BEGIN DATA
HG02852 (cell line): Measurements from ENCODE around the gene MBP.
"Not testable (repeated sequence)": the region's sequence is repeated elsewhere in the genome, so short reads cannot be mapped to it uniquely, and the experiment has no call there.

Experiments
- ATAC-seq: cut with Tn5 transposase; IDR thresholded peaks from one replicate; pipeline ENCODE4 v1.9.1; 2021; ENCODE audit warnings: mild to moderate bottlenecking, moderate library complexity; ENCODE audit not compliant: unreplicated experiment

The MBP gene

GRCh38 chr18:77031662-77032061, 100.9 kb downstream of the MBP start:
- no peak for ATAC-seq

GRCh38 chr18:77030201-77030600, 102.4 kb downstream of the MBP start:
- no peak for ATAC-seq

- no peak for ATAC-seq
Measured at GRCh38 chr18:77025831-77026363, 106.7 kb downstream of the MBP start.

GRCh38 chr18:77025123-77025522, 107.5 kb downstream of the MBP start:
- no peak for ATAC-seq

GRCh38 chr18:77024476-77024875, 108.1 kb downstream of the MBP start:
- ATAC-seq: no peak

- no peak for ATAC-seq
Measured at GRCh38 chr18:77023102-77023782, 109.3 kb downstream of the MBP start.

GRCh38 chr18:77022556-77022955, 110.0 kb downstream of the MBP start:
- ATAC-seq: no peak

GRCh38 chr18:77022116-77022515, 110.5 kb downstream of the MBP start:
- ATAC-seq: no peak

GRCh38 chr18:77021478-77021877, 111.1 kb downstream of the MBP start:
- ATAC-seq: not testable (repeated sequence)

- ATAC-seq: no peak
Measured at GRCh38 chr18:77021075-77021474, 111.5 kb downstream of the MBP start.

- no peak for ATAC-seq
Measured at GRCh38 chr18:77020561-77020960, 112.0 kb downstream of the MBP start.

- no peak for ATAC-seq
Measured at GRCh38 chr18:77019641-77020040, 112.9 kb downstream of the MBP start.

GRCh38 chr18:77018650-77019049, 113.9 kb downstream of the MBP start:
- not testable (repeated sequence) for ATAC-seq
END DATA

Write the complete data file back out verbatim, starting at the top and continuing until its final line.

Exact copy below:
HG02852 (cell line): Measurements from ENCODE around the gene MBP.
"Not testable (repeated sequence)": the region's sequence is repeated elsewhere in the genome, so short reads cannot be mapped to it uniquely, and the experiment has no call there.

Experiments
- ATAC-seq: cut with Tn5 transposase; IDR thresholded peaks from one replicate; pipeline ENCODE4 v1.9.1; 2021; ENCODE audit warnings: mild to moderate bottlenecking, moderate library complexity; ENCODE audit not compliant: unreplicated experiment

The MBP gene

GRCh38 chr18:77031662-77032061, 100.9 kb downstream of the MBP start:
- no peak for ATAC-seq

GRCh38 chr18:77030201-77030600, 102.4 kb downstream of the MBP start:
- no peak for ATAC-seq

- no peak for ATAC-seq
Measured at GRCh38 chr18:77025831-77026363, 106.7 kb downstream of the MBP start.

GRCh38 chr18:77025123-77025522, 107.5 kb downstream of the MBP start:
- no peak for ATAC-seq

GRCh38 chr18:77024476-77024875, 108.1 kb downstream of the MBP start:
- ATAC-seq: no peak

- no peak for ATAC-seq
Measured at GRCh38 chr18:77023102-77023782, 109.3 kb downstream of the MBP start.

GRCh38 chr18:77022556-77022955, 110.0 kb downstream of the MBP start:
- ATAC-seq: no peak

GRCh38 chr18:77022116-77022515, 110.5 kb downstream of the MBP start:
- ATAC-seq: no peak

GRCh38 chr18:77021478-77021877, 111.1 kb downstream of the MBP start:
- ATAC-seq: not testable (repeated sequence)

- ATAC-seq: no peak
Measured at GRCh38 chr18:77021075-77021474, 111.5 kb downstream of the MBP start.

- no peak for ATAC-seq
Measured at GRCh38 chr18:77020561-77020960, 112.0 kb downstream of the MBP start.

- no peak for ATAC-seq
Measured at GRCh38 chr18:77019641-77020040, 112.9 kb downstream of the MBP start.

GRCh38 chr18:77018650-77019049, 113.9 kb downstream of the MBP start:
- not testable (repeated sequence) for ATAC-seq